I recently heard him “explain” (quote-unquote) Romans 9 to his church. He never once used the word election much less define it accurately. The word he used instead of election was church.
Rather than explaining to the people in his church that election refers to that sovereign act whereby God chose unconditionally from before the foundation of the world a specific people whom He would save by sending His Son to die for their sins, he instead told them that God chose from eternity to save His church. By saying it this way, you see, he knows he can keep everyone in his church assuming that he is talking about them. He’s in the second half of this verse, see. He who comes to God must believe that He is, and that He is a rewarder of those who diligently seek Him. Doesn’t matter whether you believe anything He has said about His Christ or not. Just believe that He is, and you’ll be saved.
Both camps are wrong. Both camps are unbiblical. This verse is not divided. When the author says “he who comes to God must believe that He is,” he is talking about more than just mere existence. Of course God exists, but this is not what the author means by the phrase, “God is.”
Keep in mind what the author has just finished telling us in the previous chapter. The God who is, is the God who is justly angry with sin. The God who is, is the God who is utterly holy. The God who is, is the God whose wrath against the sinner must be satisfied. The God who is, is the God who is the only righteous one.
And so if I believe this is the God who is, then I recognize that I am at the mercy of this God. I stand before this God unjust, unrighteous, a guilty sinner and unable to do anything to justify myself before Him. But if I recognize that this God who is, is also a rewarder of those who seek Him, then I will also recognize that He has made a way for me to stand before Him justified, because a God who is angry with unrighteous sinners would not reward those unrighteous sinners for seeking Him. No, He would destroy them instead.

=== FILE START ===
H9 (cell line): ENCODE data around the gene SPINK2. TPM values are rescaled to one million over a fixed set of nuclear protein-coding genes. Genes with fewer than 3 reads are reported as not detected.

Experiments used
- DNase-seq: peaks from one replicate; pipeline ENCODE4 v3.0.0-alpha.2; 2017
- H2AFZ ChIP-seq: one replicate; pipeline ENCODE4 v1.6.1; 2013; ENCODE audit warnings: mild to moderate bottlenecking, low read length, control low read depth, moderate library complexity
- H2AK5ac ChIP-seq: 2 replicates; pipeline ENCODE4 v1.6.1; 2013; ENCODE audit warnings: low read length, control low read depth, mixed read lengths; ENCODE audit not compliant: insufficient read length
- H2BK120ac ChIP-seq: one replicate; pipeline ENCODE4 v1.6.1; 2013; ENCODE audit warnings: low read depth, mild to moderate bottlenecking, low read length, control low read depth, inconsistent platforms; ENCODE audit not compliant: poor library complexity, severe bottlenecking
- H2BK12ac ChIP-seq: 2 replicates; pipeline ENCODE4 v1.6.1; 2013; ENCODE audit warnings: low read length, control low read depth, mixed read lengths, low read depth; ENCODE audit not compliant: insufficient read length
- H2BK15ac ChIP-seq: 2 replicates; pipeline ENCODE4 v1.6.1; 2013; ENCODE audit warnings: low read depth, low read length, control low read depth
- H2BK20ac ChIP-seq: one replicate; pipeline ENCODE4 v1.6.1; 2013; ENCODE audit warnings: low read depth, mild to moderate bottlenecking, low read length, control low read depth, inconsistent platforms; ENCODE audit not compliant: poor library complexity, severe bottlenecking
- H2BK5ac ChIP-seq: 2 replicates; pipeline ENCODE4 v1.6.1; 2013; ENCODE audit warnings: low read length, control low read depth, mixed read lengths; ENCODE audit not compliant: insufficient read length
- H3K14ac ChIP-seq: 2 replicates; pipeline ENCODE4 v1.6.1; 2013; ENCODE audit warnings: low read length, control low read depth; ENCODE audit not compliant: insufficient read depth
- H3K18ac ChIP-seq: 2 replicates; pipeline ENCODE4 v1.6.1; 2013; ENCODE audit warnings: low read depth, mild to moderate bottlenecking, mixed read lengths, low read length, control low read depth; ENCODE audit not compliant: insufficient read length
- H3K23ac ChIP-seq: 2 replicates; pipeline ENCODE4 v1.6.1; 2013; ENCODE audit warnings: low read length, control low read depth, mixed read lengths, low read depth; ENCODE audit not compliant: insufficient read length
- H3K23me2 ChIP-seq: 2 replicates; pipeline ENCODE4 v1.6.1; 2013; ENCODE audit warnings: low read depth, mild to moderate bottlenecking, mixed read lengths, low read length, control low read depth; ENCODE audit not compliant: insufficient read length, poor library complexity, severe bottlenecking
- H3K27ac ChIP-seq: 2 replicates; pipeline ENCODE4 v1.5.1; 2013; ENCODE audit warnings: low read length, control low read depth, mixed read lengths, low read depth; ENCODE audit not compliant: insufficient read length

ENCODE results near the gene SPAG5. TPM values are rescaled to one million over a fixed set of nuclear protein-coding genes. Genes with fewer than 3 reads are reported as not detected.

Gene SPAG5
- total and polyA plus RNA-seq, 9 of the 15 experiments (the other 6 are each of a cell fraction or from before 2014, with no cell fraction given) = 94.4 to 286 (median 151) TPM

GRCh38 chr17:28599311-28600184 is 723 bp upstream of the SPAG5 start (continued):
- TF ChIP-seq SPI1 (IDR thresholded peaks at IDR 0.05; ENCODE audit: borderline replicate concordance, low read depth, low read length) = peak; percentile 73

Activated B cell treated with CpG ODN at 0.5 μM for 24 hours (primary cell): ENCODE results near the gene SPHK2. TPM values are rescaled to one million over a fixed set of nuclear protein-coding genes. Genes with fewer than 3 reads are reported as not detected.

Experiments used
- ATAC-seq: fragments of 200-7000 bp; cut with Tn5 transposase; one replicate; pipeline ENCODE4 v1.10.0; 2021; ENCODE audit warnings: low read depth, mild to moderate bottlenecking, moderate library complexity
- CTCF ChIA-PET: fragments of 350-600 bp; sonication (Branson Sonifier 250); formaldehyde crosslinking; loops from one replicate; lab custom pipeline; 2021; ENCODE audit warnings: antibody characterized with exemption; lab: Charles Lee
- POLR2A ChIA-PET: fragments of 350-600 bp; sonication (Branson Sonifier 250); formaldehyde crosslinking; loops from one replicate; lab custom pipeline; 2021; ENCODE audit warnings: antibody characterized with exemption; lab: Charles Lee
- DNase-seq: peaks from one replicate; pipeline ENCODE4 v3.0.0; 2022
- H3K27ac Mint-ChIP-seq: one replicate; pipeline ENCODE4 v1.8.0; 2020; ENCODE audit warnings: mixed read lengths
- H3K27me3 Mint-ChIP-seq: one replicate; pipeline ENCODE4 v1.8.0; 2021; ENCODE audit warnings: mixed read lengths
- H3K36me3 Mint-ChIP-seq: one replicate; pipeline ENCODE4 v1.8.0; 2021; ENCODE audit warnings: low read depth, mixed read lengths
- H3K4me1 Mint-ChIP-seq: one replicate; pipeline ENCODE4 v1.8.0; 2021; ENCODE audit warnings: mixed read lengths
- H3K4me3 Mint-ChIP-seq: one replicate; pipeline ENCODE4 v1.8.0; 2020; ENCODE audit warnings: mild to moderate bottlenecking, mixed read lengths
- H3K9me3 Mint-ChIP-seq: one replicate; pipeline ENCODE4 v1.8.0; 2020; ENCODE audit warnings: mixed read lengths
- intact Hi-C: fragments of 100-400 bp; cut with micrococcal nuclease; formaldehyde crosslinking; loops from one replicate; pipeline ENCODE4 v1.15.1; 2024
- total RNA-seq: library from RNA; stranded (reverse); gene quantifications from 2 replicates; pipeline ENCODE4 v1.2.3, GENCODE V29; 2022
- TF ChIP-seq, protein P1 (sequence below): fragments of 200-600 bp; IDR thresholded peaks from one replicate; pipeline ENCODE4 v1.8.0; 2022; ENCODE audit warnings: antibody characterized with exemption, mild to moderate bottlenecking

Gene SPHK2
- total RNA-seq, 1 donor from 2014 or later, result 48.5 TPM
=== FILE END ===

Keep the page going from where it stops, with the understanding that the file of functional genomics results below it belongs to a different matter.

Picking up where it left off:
And so a holy God who rewards the sinner who diligently seek Him is the God who has made righteous the sinner who diligently seeks Him so that the sinner will be rewarded rather than destroyed.
Here again though, the sinner is not rewarded because he seeks God. No, he is seeking God because he has been rewarded.
Let’s back up now to the verse we skipped over. Verse 3.
3 By faith we understand that the worlds were framed by the word of God, so that the things which are seen were not made of things which are visible.
Framed. Think of it like the framing of a house. The construction of a home begins with the frame. The frame is like the skeleton of a house. The walls, the windows and the doors are all built upon the frame. Later, the drywall is hung upon the frame and the aluminum siding. Think of these being like skin. The frame is the skeletal structure upon which the skin is hung. It’s similar for the worlds in this verse.
God framed the stars, the sky, the sun, the earth and so on. He brought them into existence from nothing. We call this divine fiat. That is, He created something from nothing, and He did it instantly, effortlessly.
Interesting thing about this is that at the time at which this epistle was written Greek philosophy had long held that matter is eternal, because for matter to have a beginning, then it would have to have come from something exactly like itself.
In other words, according to Greek philosophy, only God could come from God, only man could come from man, only water could come from water, and only air could come from air. Right at the start we know this makes no sense. Nevertheless, the philosophers had absolutely proved it true by a mathematical formula. I’m being facetious. They proved nothing, but they sure thought they did.